Diseases

Smoking and Chronic Obstructive Pulmonary Disease Or (COPD) – How Are They Related?

Chronic Obstructive Pulmonary Disease (COPD) is also known as Chronic Obstructive Lung Disease. These terms are used to refer to chronic respiratory diseases including chronic bronchitis and emphysema. These conditions are caused by the obstruction to air flow in the airways of the lungs and will normally interferes with normal breathing.

The persistent inflammation of the airways or bronchi of the lungs is the main cause in chronic bronchitis. As for emphysema, it is due to damage to the smaller airways or bronchioles and air sacs or alveoli of the lungs. Most people with COPD have a mix of both emphysema and bronchitis.

What are the main causes of COPD?

Smoking is the main culprit in most chronic obstructive pulmonary disease cases. Smoking damages the lining of the airways of the lungs which become inflamed and damaged. Another cause is air pollution including polluted word conditions.

How is smoking related to chronic obstructive pulmonary disease?

Smoking will cause damage to a smoker’s airways. Once these airways are damaged it cannot be reversed. So if you smoke , quitting is the single most important step a smoker can take. When you quit or stop smoking, you will make a huge difference to the rate at which your disease progresses. It can help to prevent the progression of the condition.

Even if a smoker is fairly advanced in their chronic obstructive lung disease, it is never to late to stop smoking. The benefit is significant because you are able to prevent further progression of the disease. However, please remember that the earlier a smoker quit, the smaller is the degree of permanent damage to the lungs.

Currently there is no cure. However, medications are available and can treat the symptoms and complications associated with the disease. The best alternative is a lifestyle change to minimise the progression of the condition.

What are the symptoms?

Cough is usually the first symptom to develop. It is a “wet” cough or cough with phlegm or sputum. In the early stages a person will experience intermittent, on and off, type of coughing. As the condition worsens, the cough becomes more persistent. “Smoker’s Cough” is what it is most commonly referred.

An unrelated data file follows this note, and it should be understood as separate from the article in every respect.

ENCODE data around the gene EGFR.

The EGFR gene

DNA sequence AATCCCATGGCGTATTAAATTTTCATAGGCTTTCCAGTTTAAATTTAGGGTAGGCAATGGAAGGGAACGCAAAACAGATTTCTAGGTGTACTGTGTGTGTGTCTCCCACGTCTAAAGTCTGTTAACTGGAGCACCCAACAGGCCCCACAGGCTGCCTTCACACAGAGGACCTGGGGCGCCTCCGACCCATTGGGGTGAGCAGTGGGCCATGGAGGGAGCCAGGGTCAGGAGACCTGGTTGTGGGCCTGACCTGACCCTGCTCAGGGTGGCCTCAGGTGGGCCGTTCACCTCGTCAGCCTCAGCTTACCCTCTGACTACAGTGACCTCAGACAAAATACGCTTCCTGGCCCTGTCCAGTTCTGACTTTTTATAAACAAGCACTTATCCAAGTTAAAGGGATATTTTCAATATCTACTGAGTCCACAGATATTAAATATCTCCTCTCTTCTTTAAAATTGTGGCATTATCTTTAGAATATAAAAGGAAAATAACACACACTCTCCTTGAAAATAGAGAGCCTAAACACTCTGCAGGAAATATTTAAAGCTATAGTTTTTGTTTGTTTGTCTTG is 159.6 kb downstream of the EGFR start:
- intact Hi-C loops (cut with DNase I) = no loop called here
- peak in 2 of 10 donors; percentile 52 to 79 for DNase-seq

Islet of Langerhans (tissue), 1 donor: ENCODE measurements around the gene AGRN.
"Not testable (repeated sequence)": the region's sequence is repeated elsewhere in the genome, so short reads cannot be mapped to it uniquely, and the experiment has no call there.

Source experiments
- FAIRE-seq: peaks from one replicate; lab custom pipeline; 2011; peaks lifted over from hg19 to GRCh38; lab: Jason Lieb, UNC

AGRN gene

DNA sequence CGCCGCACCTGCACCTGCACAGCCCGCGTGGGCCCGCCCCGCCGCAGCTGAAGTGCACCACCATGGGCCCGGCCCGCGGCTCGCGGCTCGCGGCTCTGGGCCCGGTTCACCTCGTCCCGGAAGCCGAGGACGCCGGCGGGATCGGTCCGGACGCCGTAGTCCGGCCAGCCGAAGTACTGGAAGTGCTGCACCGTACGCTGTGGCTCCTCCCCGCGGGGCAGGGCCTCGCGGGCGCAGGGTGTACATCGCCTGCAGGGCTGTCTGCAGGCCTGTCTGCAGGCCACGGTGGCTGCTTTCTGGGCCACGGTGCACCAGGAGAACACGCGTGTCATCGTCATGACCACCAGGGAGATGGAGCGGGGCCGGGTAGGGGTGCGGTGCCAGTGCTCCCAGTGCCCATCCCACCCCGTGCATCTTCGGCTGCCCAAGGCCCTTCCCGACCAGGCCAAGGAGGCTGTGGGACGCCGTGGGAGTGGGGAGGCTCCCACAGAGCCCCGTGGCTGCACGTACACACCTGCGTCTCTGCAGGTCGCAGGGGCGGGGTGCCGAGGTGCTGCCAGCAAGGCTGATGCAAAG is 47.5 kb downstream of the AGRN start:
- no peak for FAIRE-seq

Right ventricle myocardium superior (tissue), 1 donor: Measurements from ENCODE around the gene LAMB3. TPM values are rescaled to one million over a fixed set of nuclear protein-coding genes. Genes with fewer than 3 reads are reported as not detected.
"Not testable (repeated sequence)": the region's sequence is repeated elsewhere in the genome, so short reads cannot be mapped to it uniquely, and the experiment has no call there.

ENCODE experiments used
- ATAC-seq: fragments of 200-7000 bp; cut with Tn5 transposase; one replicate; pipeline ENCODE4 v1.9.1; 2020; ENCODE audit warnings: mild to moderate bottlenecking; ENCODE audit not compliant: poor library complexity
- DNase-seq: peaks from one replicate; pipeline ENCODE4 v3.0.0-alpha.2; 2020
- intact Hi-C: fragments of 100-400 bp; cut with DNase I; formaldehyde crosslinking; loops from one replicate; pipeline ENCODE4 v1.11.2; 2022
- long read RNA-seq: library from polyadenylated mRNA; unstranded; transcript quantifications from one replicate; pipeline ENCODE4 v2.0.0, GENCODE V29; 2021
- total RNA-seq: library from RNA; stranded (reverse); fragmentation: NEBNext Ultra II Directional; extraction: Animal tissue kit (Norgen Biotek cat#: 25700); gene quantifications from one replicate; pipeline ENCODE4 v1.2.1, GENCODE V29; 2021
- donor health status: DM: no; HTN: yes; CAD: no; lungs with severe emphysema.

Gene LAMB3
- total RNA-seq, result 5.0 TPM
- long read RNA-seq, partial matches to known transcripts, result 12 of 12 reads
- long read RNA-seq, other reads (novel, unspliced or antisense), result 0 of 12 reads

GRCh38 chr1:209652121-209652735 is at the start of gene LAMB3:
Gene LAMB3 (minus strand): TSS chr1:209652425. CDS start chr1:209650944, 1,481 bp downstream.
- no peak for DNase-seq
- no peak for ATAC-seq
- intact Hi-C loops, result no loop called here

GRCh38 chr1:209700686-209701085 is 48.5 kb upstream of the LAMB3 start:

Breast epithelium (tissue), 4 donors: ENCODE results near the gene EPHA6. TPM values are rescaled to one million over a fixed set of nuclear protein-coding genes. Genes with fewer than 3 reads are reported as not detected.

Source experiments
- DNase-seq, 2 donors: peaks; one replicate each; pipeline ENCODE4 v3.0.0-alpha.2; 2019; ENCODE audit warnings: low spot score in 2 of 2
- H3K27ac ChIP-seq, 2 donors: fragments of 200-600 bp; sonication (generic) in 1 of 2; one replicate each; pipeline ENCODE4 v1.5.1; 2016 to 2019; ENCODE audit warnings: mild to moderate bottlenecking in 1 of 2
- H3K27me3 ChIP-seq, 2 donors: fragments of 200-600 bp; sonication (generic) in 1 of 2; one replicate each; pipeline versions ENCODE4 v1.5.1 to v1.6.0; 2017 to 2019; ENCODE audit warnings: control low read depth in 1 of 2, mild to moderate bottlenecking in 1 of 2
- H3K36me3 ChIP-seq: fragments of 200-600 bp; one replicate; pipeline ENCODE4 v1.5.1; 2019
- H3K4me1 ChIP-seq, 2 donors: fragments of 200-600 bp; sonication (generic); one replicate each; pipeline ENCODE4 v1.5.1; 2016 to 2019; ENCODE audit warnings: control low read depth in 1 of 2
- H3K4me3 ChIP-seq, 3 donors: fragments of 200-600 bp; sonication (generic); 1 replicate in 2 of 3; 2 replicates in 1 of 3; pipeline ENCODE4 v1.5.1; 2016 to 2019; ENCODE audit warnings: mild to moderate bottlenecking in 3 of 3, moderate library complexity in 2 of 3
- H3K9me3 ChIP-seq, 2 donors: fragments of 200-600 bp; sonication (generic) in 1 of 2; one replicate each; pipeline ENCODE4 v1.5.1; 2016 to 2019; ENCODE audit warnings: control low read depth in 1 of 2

Excessive sputum is caused by the excessive damage to the airways. This will contribute to the formation of excessive sputum and hence resulting in a “wet” cough

Shortness of breath or breathlessness due to simple exertion, example when you climb stairs, will worsen as the disease progresses over the years. In more advance stage of COLD, breathlessness can also occur when a person is resting. It can be very distressing.

COPD will worsen when a person catches a cold/flu or even in the presence of air pollution. Sometimes it can lead to an acute exacerbation or acute episode.

How is the disease diagnosed?

There are four ways your doctor will use to determine if you suffering from COPD or showing symptoms of the disease:

  • check if you have cough, excessive sputum and breathlessness
  • check if you have risk factors for developing the disease example smoking and exposure to environmental toxins or highly polluted environment
  • Another method that your doctor will use is using the Spirometer. The Spirometer is the most important tool used the confirm the disease. It can detect the disease in the early stages even when a person does not have any of the symptoms. A patient will be asked to blow hard into the Spirometer and the readings will help to confirm the presence of the disease and assess it severity. The test is also used to monitor a patient’s progress over time and review the effectiveness of treatment.
  • Chest X-ray is another method used to rule out other symptoms or conditions which may seem like COLD. It is also useful in detecting the complications of chronic obstructive pulmonary disease. However, chest X-ray by itself cannot confirm the diagnosis of chronic obstructive pulmonary disease.

So if you are a smoker, the most important step you can take is to quit smoking. It can make a huge difference to the rate at which your disease progresses.

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